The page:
Apart from pregnancy, you didn’t address any of the physical differences between the sexes, yet I know many boys who think boys are more important simply because they are stronger. Did the subject of strength come up in your interviews?

ThingsComeUndone August 29th, 2010 at 2:37 pm

I think every science does not get taken seriously until they create their own language that outsiders can’t understand so they have to call in experts to help them.

bgrothus August 29th, 2010 at 2:37 pm

Sorry, I did not mean that people should be grateful. I think perhaps my real intent was to ask if people are ready for more of the fight for our rights? And I would echo someone above who asked, “what do you hear” in terms of what is on the plate for this generation?

Nona Willis Aronowitz August 29th, 2010 at 2:38 pm
In response to marymccurnin @ 46

This issue, IMHO, is really the frontier for feminism. It remains the most inpenetrable issue–that women still put their careers on hold in favor of their husbands’. The rhetoric is there–women can do and be anything!–but the structural support systems in our society aren’t, e.g. maternity leave, universal child care, etc. And I don’t see all that many young women having the prescience to fight for these things *before* theyre moms and have less time for activism. That’s really on us to change.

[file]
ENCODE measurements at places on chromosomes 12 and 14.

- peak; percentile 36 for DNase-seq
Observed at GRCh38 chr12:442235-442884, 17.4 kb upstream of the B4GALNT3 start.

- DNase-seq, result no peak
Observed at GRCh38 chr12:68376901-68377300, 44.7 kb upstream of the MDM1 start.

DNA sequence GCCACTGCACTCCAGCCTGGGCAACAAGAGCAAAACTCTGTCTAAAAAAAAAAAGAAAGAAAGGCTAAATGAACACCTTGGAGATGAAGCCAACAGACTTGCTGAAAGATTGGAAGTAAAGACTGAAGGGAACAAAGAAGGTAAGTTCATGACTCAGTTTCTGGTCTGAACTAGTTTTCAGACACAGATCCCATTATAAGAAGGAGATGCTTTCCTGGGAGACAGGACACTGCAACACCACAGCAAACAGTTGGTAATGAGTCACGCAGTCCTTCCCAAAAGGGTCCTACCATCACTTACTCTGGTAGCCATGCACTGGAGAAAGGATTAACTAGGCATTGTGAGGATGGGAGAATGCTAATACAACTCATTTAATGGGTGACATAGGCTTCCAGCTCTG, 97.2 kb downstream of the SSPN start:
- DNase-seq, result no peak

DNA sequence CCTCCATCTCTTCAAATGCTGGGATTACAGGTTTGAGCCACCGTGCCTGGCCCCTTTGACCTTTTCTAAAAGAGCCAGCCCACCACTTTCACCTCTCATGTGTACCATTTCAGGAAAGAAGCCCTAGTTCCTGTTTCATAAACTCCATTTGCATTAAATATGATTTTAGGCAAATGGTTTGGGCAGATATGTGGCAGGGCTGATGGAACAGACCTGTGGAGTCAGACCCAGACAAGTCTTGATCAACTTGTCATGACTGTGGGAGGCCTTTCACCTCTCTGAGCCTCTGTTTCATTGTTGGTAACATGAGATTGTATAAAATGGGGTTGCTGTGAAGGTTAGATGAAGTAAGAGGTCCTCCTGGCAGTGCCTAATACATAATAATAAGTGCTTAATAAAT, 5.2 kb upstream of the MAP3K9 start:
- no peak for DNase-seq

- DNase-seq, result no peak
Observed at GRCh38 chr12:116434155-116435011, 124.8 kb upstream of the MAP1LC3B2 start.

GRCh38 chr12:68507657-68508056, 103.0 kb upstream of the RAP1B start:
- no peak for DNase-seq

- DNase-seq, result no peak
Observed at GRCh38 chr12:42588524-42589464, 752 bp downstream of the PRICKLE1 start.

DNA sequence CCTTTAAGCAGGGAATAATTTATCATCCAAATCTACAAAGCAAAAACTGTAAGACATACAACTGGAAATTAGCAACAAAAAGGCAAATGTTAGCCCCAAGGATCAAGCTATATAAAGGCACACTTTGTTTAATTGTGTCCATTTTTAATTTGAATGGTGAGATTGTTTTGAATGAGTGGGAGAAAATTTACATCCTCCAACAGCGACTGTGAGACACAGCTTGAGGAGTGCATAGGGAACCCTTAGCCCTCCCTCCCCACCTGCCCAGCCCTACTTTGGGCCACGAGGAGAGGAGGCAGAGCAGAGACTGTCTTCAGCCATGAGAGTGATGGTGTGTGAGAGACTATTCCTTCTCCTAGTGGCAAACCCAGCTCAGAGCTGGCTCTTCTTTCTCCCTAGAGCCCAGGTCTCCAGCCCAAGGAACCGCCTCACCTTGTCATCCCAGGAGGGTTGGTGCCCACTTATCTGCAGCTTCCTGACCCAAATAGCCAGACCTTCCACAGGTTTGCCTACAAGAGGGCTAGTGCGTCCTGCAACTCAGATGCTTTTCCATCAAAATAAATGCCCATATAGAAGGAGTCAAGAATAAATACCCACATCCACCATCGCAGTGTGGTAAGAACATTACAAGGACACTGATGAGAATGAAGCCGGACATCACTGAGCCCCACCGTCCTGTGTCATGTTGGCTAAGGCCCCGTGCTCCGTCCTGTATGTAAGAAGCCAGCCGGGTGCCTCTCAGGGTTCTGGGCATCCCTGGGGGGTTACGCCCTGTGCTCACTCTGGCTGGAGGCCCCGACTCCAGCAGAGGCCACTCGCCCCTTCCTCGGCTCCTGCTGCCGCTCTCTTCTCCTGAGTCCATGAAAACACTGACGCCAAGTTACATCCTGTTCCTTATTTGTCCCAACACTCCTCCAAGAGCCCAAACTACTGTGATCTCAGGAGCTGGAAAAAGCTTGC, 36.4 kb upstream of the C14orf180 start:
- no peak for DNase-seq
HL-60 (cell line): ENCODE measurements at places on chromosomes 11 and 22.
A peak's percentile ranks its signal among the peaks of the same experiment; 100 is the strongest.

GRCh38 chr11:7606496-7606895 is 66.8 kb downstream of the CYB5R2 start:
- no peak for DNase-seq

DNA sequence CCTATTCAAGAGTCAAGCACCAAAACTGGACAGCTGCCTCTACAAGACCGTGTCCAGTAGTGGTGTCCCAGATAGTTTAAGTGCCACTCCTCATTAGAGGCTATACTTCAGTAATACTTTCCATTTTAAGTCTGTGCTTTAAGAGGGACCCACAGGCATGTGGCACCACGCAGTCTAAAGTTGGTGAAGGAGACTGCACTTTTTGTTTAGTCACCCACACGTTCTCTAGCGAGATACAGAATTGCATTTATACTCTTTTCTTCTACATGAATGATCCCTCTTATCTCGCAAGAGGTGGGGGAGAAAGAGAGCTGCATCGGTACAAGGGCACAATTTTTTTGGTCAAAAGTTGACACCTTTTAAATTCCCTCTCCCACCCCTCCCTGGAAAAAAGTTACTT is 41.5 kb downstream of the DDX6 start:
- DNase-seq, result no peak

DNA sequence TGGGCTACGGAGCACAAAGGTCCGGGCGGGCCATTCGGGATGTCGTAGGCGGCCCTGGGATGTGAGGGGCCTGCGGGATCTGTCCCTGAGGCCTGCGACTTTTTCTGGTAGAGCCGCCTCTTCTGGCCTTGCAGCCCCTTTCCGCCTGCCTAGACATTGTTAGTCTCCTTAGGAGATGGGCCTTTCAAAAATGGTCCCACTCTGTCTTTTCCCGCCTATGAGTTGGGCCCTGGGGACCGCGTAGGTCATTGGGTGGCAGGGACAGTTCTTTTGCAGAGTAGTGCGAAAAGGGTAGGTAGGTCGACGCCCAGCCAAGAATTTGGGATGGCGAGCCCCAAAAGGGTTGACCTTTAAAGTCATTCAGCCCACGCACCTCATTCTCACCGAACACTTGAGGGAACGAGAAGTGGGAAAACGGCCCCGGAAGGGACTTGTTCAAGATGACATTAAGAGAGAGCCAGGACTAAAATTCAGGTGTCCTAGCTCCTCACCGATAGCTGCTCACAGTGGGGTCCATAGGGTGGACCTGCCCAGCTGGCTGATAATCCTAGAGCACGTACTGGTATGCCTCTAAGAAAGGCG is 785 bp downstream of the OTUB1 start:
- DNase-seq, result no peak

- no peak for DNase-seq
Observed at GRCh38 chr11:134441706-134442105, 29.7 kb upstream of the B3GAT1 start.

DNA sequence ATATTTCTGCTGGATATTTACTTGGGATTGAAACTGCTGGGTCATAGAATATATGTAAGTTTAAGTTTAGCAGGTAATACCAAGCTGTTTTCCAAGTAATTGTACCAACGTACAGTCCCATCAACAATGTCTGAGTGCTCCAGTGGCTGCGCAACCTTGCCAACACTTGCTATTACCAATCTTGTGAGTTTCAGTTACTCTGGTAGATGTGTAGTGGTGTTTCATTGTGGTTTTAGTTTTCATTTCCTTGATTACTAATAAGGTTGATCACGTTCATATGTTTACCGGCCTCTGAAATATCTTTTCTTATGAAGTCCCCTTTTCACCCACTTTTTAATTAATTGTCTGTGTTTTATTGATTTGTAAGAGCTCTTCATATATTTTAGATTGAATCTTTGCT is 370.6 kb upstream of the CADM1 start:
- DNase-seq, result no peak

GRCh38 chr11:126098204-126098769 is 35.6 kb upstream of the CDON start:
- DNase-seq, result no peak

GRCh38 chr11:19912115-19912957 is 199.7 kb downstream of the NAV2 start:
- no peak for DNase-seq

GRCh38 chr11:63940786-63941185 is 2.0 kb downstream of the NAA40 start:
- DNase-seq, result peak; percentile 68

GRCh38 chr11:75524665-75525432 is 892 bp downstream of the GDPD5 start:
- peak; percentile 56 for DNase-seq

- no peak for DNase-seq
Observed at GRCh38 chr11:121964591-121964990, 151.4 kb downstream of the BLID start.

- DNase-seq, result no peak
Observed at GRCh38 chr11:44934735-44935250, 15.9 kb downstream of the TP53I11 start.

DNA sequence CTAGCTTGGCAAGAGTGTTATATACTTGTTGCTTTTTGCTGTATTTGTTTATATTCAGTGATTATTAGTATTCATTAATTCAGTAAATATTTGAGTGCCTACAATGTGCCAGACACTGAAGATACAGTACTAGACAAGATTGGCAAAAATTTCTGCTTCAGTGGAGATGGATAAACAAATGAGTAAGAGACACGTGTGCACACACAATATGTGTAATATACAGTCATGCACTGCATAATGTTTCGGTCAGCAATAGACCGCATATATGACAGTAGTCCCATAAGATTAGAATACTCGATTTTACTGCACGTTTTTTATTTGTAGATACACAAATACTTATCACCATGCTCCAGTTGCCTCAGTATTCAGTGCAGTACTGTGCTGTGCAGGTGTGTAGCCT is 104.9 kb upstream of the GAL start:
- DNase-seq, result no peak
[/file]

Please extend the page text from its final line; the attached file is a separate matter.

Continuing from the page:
RevBev August 29th, 2010 at 2:38 pm

I think one thing that the current younger women have less struggle with than the earlier “feminists” is the shape of marriage. Back in the day, there was a study that said married woman are the most unhappy group; married men the most happy.

The early group certainly did change the shape and responsibilities of marriage. Not to say all is easy for women today; raising a family is hard. But there is way less having to sort out about roles and who takes out the garbage or changes diapers. I think couples have come a long way in that arena.

marymccurnin August 29th, 2010 at 2:39 pm

Women are too tired to be effective in changing the lack of support. Catch 22.

TexBetsy August 29th, 2010 at 2:39 pm

Does the rest of the industrialized have better supports in terms of child care, parental leave, etc?

ThingsComeUndone August 29th, 2010 at 2:40 pm

So Feminism has by the media been linked to the idea that by being feminist your

you’re ugly, you’re butch, you’re angry, you’re too sensitive, too smart, too dogmatic

Interesting and sad

Nona Willis Aronowitz August 29th, 2010 at 2:41 pm

It did, definitely–those essential differences between men and women. Some people commented that there are real-life biological differences between men and women, and that should be celebrated–and that feminism would be erasing those differences. I don’t agree that feminism erases difference, but some women interpreted it like that.

In terms of strength, we also heard some women defying gender stereotypes when it came to manual labor. Sarah in Detroit, for example, worked at a bike shop and endured a lot of bullshit from dudes who thought she was a helpless little girl. And she made it her biz to flout that.

Nona Willis Aronowitz August 29th, 2010 at 2:42 pm
In response to marymccurnin @ 55

Yup–unless they have the foresight to fight for their future selves. Tall order, but necessary.

Nona Willis Aronowitz August 29th, 2010 at 2:43 pm